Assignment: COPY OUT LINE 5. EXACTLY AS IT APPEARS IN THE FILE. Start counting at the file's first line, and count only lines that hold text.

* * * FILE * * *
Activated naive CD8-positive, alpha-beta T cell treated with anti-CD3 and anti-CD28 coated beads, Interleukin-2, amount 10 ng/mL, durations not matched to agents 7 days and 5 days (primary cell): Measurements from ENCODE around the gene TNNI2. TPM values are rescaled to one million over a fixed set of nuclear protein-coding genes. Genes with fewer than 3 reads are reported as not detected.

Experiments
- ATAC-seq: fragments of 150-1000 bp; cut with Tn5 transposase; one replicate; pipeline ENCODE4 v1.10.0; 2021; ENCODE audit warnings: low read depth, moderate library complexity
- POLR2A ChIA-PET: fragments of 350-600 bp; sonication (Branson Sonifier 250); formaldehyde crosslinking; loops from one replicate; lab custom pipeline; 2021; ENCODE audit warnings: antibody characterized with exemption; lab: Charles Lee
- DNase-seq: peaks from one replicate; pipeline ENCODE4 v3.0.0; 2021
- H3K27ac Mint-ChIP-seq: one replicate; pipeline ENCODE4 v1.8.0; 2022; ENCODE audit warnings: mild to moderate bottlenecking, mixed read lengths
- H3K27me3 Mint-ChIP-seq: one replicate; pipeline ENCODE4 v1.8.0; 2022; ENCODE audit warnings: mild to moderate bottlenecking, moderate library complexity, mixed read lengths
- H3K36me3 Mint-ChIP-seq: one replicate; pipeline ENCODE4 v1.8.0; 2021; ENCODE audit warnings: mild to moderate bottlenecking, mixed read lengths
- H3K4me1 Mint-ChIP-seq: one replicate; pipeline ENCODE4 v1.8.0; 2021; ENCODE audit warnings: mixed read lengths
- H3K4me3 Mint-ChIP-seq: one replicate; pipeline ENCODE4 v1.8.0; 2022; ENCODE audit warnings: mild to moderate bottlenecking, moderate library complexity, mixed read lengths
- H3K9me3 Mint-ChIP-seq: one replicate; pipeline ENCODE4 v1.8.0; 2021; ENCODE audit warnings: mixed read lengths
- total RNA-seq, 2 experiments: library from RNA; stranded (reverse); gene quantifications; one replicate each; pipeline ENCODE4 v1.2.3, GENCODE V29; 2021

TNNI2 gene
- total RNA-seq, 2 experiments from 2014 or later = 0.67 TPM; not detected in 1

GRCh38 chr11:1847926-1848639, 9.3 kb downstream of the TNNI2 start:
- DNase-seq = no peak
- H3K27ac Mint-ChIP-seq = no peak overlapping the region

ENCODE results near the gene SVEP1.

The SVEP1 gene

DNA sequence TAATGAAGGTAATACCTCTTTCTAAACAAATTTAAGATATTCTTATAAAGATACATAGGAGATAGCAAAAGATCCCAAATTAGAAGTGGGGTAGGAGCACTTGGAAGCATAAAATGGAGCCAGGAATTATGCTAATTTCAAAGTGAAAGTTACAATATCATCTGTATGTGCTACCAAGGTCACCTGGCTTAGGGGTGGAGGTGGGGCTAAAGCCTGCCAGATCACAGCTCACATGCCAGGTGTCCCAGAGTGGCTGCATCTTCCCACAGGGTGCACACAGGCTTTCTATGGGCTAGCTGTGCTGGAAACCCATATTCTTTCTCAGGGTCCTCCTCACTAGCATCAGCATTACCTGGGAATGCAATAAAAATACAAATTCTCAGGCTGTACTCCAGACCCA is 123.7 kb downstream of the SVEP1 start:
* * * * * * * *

- DNase-seq: peaks from one replicate; pipeline ENCODE4 v3.0.0; 2021